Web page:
Correction to This Article
This article incorrectly said Bonnie's Jams are sold at Zabar's in New York. They are sold at Eli Zabar stores: Eli's Manhattan and Eli's Vinegar Factory.

Winter, the Perfect Time for a Jam Session

Bonnie Shershow, ace jam maker.
Bonnie Shershow, ace jam maker. (By Donna Paul)
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By Bonnie S. Benwick
Washington Post Staff Writer
Wednesday, February 4, 2009

When the snow's blowing sideways, Bonnie Shershow looks out the window and thinks of . . . marmalade.

Of course, that's not unusual for the Cambridge, Mass., entrepreneur, whose line of Bonnie's Jams is sold at Formaggio Kitchen in Cambridge and Boston and at Zabar's in New York.

"Most people who like to play around in the kitchen, as I do, think of making jam in the summer. Doing it in winter is much better," she says. "It's the time for citrus."

Even after a decade of meeting small-batch quotas (operating in Formaggio's pastry kitchens on Sundays), Shershow still delights in shut-in days at home, where she can experiment. She boils great pots of fruit, often developing savory recipes that incorporate some of her most popular flavors: blackberry-blueberry, raspberry-lime, and figs with almonds, lemon rind and port.

Canning does not have to be a daunting process, she says, nor is it high science. "Fruit, water, sugar. You cook it."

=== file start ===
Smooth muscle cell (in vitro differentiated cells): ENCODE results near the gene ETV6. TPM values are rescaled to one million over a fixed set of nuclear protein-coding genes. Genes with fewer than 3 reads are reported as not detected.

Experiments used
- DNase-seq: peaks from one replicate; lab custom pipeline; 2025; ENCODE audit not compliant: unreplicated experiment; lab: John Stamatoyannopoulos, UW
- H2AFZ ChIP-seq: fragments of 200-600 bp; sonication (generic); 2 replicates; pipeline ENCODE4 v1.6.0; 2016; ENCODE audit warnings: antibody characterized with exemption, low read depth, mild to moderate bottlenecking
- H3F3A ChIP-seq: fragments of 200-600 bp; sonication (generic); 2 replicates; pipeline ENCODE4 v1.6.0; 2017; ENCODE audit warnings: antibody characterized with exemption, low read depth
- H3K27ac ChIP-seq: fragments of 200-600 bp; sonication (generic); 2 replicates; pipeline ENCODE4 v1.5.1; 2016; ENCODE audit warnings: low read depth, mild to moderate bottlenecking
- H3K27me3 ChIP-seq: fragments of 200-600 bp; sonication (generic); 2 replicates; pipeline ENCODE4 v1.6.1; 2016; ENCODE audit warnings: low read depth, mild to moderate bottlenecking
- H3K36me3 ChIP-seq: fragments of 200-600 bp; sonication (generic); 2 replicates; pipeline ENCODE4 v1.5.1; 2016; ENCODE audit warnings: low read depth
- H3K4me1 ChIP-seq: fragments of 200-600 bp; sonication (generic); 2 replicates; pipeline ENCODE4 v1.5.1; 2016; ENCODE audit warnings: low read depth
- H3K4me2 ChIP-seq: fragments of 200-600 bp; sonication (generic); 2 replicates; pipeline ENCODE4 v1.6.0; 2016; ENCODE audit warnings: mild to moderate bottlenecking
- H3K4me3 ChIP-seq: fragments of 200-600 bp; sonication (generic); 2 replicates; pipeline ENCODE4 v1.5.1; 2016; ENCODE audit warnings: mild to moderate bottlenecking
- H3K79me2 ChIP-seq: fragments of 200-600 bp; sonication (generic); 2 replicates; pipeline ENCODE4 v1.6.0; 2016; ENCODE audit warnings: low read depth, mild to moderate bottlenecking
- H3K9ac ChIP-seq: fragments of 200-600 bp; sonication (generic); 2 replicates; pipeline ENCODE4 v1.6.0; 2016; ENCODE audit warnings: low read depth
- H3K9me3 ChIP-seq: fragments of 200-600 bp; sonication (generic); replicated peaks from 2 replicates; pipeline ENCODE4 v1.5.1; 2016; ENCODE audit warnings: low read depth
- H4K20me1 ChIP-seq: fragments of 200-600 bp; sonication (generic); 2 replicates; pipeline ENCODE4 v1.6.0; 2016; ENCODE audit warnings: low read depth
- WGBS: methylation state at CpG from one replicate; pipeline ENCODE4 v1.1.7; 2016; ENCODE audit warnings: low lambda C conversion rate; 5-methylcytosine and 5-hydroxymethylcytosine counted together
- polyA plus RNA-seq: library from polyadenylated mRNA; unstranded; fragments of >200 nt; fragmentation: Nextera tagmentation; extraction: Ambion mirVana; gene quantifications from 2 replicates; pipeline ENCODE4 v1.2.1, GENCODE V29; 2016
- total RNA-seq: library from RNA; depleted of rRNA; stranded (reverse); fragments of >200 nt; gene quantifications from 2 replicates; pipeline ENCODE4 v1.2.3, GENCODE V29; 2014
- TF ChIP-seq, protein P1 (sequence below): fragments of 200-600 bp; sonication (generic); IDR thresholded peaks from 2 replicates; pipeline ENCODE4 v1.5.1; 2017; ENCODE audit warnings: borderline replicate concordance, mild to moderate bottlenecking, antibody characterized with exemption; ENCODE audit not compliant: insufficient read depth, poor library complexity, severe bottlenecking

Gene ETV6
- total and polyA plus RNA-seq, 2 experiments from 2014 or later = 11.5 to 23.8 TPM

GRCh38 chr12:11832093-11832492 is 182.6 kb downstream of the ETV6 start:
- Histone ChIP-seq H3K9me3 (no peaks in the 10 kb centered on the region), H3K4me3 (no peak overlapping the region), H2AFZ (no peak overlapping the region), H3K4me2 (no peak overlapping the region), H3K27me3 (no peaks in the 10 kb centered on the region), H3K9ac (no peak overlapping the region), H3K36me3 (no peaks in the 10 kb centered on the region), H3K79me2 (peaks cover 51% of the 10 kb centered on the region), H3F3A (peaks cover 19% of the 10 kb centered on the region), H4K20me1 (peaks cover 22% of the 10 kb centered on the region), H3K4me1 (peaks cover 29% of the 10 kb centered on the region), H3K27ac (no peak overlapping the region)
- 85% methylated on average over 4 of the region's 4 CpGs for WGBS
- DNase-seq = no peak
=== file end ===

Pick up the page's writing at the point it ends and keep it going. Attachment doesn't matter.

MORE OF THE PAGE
Shershow will go only so far as to describe herself as "over 50"; as pictured at, she looks like a woman made happy by the presence of fresh food. She grew up with the berries and stone fruit of her family's orchard in Southern California. Shershow uses a lot of summer fruit from her local Massachusetts farmers, but in winter, she heads to a wholesale produce center in Chelsea for thin-skinned Valencia oranges and Meyer lemons.

"I know it sounds crazy, but I was on a beach in Mexico over Christmas and thought, 'Wouldn't Meyer lemons go well with oranges?' " Crazy good, yes. And made even better thanks to Shershow's willingness to riff in the kitchen.

Shershow couldn't find Valencias upon her return home, but she did pick up Cara Cara oranges, a seedless pink-fleshed variety with a slightly thicker rind. "I ended up loving them," she says. The oranges skew toward the lemony spectrum, while the Meyer lemons have orange notes.

Fruit, water, sugar. She cooked the combo for about 40 minutes, until the citrus's pectin had naturally thickened the mix.

The result was a marmalade the color of warm sunshine, slightly tangy and not too sweet, with softly bitter bits of rind. It begs for greater purpose than a gloss on toast, so Shershow has thought of other ways to deploy it:

· Spread it on rich pastry dough, top with latticed strips of the same dough and bake like a crostata.

· Mix it with a little soy sauce and olive oil to use as a glaze on pork, chicken or duck.

· Stir it into yogurt.

· Serve it with soft goat cheese as an hors d'oeuvre, or mix with a little chopped fresh jalapeño pepper and then fold it into soft goat cheese.

· Use it as a filling for thumbprint cookies.

· Mix a tablespoon or two with unsweetened whipped cream to use as a topping for angel food cake or pound cake.

The prices her products go for at Zabar's -- $14.95 for an 8.75-ounce jar, vs. $9.95 in her neighborhood -- seem to embarrass Shershow, so she's happy to provide the accompanying marmalade recipe as well as one for a roasted-fish main dish that uses the mixture to build a Sicilian-inspired sauce with fennel, olives and tomatoes.

They're both easy to make, as advertised. "No mystery," she says.

Bonnie's Jams can be ordered online through

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